For me, I’m an artist so it doesn’t really affect us too much – except for the moment of when it comes time to deliver these projects and weigh in. Figuring out when do we slate it, when do we start shooting, how are we going to approach this, all that kind of stuff. But right now, it’s still very much fun times. It’s that early time with the screenwriter and different kinds of partners in the process. We’re all not necessarily daydreaming because we have a good direction of where we want to go, but certainly opening up our creative brains to how do we deliver a really kick-ass movie with a franchise that people love and rightfully so. So nothing has really changed, we just need to continue making good stuff.
With Planet of the Apes, what can you say about how your film will continue the story of Matt Reeves’ series?
WB: Matt did the last two movies and obviously I worked with Matt on Mouse Guard, he was my producer. I’m trying to figure out what I can say because frankly, for Maze Runner we had these secret codings so we could avoid fans coming in and taking pictures of the set and all that crazy stuff. That’s times a hundred with Planet of the Apes, it’s just a bigger pool that we’re swimming in here. So I have to be careful. But when Mouse Guard fell apart, it was pretty quickly said, “Look we’re not going to do Mouse Guard, but what would you do with The Planet of the Apes?”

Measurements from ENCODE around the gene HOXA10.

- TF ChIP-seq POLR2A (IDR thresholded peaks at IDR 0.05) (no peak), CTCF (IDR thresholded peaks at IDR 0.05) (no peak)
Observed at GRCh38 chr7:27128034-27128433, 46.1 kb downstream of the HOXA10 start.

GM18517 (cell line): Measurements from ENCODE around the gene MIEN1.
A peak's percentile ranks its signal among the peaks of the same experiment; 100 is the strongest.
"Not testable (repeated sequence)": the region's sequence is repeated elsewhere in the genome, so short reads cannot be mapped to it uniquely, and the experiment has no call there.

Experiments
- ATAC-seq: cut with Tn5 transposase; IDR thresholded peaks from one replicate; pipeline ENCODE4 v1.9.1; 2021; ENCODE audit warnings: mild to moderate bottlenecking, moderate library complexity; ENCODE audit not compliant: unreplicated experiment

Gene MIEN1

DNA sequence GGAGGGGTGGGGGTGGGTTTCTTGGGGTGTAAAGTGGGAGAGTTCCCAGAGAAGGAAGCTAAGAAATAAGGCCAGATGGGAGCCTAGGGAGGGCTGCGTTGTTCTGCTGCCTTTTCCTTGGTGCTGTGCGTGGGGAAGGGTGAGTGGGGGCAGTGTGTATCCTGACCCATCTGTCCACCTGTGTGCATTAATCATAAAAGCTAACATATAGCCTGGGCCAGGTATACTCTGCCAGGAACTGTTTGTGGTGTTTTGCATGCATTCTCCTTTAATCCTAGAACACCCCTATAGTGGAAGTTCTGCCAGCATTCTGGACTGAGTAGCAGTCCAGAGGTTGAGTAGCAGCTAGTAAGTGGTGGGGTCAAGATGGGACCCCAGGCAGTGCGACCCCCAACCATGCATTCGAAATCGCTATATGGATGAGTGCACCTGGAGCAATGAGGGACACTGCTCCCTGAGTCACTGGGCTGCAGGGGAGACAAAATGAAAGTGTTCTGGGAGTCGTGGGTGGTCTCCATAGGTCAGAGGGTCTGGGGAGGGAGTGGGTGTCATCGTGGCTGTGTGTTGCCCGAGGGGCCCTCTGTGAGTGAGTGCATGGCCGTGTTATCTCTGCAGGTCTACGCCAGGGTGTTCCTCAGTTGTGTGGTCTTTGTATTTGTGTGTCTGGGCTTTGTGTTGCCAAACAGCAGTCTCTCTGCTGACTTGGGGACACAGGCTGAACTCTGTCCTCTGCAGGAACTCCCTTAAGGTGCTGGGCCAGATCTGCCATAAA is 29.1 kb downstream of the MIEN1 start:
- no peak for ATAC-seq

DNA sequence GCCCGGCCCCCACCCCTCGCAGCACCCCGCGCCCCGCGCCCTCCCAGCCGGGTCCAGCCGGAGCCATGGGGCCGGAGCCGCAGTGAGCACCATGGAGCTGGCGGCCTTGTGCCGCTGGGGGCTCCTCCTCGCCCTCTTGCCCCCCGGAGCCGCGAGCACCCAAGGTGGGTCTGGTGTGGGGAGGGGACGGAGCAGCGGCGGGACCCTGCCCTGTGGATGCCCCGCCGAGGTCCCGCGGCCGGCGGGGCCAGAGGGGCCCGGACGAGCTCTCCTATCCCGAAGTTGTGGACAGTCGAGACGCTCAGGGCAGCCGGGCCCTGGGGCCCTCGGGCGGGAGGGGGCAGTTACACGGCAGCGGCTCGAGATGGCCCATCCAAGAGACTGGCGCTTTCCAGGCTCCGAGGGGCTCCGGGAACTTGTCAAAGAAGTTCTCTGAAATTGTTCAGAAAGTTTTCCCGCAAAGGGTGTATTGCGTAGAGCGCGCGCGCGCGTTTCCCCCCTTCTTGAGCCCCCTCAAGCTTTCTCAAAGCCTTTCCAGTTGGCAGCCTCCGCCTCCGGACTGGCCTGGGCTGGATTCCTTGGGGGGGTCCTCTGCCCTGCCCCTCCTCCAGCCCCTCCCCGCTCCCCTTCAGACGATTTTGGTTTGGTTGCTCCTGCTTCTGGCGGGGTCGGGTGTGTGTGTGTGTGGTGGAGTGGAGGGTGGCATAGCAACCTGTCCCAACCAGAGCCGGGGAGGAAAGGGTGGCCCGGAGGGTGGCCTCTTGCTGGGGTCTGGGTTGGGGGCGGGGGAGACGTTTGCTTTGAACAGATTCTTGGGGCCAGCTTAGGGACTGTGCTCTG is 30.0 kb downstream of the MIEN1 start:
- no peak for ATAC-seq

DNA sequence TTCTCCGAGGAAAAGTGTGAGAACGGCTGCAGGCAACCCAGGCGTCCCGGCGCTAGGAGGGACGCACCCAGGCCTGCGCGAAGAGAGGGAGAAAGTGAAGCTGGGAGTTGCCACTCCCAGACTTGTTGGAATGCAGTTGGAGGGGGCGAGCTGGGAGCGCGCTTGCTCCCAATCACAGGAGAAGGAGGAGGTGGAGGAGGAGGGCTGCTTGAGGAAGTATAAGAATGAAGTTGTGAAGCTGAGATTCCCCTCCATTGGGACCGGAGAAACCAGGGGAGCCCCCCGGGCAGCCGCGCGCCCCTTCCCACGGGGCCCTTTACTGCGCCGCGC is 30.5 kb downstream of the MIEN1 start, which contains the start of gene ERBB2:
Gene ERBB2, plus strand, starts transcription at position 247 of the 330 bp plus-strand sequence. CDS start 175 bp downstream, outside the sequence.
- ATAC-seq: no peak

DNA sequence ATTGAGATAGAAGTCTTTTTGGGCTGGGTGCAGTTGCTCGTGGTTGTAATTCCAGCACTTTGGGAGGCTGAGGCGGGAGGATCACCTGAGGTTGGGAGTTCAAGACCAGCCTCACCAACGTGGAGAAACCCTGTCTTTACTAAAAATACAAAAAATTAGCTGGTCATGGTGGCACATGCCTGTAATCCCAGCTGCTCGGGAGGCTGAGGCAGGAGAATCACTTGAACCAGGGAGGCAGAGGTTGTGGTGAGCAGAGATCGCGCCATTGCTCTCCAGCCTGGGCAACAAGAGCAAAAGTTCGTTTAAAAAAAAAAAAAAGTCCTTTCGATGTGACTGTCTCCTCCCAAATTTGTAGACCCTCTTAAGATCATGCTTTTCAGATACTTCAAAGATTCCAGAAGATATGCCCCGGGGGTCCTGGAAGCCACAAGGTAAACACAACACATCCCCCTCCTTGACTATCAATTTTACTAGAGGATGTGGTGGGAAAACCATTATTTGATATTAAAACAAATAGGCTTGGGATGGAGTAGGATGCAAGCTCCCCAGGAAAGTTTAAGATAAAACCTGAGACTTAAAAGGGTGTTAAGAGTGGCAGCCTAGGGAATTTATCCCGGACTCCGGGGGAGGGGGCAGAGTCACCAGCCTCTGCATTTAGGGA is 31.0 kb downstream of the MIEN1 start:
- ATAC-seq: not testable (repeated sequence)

We were using the same material, the same kind of technology, we were using a lot of the same people involved – I had asked Andy Serkis to join Mouse Guard. So it was kind of natural fit. I understand where it came from and my big thing was: what do you do for a Planet of the Apes sequel? One, those last three movies are one of the great trilogies we have in modern movie history. They are just so well done. They honored the original movies they sprang from, the Charlton Heston movies, but they grounded it in a modern sensibility and it just worked. Caesar is one of the great movie characters that we’ll have throughout time. So what do you do to follow that up, right? At the same time, I wasn’t interested in doing a part four either. We want to also do our own thing.
We have a take. We have a way of staying in the universe that was created before us, but we’re also opening ourselves up in being able to do some really cool new stuff. Again, I’m trying to be careful here. I’ll say this, for fans of the original three don’t worry – you’re in good hands. The original writers and producers that came up with Rise and Dawn, Rick Jaffa and Amanda Silver, they’re also on board with this. Josh Friedman is writing this thing, a lot of the same crew is kind of involved. We will feel like we’re part of that original trilogy, but at the same time we’re able to do some really cool new stuff. It will be really exciting to see on the biggest screen possible.
Before we move on, what can you say about the status of Planet of the Apes?
WB: Well, Planet of the Apes is moving forward and we have a giant art team cranking away on some incredible concept art. We’ve got the screenplay continuing to move forward, that will take the time that it takes and so that’s all good. Planet of the Apes is moving forward baby! Not only that, but we could actually be in virtual production relatively soon because it’s largely a CG movie.